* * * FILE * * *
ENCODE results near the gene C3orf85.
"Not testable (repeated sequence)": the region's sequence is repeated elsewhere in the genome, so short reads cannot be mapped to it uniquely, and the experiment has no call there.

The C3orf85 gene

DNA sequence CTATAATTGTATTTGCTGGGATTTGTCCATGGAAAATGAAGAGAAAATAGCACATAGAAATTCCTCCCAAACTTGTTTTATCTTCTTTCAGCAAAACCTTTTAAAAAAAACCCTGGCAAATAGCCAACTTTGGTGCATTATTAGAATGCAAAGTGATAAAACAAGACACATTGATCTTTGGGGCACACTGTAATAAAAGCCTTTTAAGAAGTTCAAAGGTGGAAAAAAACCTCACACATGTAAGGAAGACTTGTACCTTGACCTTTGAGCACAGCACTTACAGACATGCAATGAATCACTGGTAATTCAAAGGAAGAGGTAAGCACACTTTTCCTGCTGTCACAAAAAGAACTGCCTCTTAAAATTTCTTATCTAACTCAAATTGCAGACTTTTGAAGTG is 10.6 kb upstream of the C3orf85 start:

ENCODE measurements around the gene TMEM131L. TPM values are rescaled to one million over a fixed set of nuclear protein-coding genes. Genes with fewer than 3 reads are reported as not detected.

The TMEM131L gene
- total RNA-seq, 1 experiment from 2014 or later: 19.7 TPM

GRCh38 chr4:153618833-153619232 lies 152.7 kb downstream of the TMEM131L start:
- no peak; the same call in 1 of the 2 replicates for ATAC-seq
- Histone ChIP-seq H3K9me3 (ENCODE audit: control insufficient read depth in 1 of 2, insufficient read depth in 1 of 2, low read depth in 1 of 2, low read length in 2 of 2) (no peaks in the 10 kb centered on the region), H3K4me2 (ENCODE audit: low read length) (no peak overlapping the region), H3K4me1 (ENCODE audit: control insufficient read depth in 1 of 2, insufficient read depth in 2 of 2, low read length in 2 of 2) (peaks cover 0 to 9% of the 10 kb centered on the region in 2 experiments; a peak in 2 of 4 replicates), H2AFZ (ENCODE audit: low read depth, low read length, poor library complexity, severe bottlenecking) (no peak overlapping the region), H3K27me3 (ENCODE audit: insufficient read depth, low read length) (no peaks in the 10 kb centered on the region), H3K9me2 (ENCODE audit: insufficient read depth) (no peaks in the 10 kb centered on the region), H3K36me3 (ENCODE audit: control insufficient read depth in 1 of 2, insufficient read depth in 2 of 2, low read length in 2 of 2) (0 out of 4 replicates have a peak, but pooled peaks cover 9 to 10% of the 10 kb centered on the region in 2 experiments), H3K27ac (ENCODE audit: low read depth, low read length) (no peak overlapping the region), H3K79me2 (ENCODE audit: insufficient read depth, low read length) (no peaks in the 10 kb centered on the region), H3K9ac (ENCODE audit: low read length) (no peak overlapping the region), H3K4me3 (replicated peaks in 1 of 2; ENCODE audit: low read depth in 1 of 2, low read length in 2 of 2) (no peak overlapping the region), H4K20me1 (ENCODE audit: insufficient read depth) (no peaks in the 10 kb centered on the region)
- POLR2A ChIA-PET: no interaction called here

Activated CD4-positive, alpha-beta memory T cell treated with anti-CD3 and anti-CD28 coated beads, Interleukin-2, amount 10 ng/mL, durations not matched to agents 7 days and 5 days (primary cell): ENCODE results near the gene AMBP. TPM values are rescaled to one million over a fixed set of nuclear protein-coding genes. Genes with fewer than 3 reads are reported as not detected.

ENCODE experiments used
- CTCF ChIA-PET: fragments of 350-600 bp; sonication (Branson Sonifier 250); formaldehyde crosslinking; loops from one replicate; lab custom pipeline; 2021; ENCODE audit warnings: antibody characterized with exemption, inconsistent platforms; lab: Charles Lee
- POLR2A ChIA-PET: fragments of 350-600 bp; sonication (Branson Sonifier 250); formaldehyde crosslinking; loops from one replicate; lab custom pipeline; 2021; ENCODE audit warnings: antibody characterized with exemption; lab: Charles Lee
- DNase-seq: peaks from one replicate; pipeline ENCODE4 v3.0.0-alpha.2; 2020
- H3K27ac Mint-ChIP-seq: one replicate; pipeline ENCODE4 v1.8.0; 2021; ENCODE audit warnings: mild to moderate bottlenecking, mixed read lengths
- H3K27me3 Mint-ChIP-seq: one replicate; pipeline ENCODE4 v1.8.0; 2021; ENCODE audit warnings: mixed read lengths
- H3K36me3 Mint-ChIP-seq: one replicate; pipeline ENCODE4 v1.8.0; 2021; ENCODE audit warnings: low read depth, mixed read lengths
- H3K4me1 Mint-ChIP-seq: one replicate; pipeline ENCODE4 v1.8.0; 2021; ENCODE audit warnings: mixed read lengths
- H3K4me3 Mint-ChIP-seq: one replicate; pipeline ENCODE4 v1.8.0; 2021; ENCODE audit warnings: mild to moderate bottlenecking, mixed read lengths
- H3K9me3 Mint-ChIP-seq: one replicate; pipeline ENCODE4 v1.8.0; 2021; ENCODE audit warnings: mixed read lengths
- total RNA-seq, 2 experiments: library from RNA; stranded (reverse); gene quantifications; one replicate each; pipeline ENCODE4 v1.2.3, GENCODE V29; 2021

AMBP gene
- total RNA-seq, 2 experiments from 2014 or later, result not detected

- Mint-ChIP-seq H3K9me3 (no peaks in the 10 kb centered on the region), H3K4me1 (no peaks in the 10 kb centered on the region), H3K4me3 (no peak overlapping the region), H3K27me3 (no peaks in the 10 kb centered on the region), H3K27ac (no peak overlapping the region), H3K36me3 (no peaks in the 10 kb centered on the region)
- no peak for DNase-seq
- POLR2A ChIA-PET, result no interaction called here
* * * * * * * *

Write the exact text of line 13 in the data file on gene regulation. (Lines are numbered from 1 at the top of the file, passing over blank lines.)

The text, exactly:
ENCODE experiments used